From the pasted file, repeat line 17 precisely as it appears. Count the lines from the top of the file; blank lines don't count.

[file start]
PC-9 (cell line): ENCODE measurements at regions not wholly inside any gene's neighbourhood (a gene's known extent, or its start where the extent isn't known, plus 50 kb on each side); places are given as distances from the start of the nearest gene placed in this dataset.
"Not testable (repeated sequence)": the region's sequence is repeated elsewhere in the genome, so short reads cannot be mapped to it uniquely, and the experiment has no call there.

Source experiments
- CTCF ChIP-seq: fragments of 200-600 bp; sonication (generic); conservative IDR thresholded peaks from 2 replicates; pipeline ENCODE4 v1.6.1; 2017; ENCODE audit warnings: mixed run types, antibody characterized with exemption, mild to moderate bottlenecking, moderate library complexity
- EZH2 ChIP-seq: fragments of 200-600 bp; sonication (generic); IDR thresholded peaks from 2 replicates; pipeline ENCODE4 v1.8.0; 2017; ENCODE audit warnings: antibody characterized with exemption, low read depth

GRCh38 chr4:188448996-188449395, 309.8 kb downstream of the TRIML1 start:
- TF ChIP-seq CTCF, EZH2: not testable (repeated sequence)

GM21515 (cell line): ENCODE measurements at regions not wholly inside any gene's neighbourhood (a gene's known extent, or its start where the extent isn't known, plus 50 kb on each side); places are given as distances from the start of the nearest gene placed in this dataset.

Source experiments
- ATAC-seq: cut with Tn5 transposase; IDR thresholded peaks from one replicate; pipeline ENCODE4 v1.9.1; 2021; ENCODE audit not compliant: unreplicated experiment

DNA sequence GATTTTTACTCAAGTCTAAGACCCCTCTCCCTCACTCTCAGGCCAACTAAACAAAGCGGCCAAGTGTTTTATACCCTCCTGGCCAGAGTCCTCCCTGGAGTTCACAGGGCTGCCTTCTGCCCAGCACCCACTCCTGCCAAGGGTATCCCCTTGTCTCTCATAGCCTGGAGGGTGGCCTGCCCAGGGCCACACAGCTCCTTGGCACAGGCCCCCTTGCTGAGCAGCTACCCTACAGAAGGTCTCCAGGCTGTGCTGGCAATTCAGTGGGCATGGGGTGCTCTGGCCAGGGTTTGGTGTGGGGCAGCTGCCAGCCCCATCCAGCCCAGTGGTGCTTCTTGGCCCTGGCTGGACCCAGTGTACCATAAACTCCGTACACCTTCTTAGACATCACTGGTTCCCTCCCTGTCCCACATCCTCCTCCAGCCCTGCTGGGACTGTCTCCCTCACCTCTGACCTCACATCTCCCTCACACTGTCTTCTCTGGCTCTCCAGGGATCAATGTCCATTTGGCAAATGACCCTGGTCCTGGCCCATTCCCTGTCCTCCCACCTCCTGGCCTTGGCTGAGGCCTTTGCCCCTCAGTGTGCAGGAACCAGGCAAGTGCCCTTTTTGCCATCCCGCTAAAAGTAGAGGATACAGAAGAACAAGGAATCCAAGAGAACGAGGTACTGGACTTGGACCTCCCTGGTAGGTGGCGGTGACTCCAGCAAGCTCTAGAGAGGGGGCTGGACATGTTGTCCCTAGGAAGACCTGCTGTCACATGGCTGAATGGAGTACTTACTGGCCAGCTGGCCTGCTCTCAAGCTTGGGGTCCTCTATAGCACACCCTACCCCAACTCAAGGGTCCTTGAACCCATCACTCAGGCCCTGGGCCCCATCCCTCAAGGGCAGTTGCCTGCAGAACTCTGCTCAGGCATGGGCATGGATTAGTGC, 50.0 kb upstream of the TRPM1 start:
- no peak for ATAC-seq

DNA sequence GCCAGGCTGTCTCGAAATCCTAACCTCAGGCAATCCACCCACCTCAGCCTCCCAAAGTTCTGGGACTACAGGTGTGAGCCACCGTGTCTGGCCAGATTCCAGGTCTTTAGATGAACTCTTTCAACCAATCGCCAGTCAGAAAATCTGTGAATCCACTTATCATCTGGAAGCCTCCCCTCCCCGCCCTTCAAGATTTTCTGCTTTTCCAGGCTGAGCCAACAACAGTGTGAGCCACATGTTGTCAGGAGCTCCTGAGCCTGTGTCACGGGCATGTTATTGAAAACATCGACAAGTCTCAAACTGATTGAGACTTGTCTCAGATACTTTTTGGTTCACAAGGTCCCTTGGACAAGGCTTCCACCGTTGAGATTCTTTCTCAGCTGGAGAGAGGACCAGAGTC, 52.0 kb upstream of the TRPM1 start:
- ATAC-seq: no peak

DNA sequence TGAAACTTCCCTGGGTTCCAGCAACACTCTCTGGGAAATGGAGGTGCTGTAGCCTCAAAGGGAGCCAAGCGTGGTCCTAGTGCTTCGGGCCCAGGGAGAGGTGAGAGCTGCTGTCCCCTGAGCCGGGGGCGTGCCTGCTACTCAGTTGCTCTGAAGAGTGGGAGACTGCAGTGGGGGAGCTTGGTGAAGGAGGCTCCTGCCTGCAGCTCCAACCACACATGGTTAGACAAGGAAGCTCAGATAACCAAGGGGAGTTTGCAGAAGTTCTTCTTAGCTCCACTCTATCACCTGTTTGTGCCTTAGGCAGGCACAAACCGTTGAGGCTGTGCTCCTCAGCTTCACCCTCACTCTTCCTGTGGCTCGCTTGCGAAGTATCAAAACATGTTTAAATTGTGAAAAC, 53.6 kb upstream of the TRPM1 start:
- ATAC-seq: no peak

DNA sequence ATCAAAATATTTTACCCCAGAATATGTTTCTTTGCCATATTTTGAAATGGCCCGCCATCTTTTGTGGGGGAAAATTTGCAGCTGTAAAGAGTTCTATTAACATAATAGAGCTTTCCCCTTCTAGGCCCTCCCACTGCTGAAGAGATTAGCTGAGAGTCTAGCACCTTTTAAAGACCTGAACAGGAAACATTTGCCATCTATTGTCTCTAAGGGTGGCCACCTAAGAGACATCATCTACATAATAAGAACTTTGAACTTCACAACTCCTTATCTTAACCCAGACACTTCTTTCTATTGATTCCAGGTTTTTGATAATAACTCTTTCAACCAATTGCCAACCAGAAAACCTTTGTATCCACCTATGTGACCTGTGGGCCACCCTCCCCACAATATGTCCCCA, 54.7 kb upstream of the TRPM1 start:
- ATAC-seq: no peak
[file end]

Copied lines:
DNA sequence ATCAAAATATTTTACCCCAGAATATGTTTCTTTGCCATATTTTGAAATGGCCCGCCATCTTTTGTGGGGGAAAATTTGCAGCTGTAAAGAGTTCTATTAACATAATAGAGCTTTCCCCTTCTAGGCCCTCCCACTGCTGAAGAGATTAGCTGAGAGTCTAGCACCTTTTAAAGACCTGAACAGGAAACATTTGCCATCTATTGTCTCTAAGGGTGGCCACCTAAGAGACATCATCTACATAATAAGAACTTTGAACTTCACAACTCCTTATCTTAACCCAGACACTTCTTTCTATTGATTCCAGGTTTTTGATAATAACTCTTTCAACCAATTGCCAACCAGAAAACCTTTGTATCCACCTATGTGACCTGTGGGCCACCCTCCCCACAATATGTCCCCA, 54.7 kb upstream of the TRPM1 start: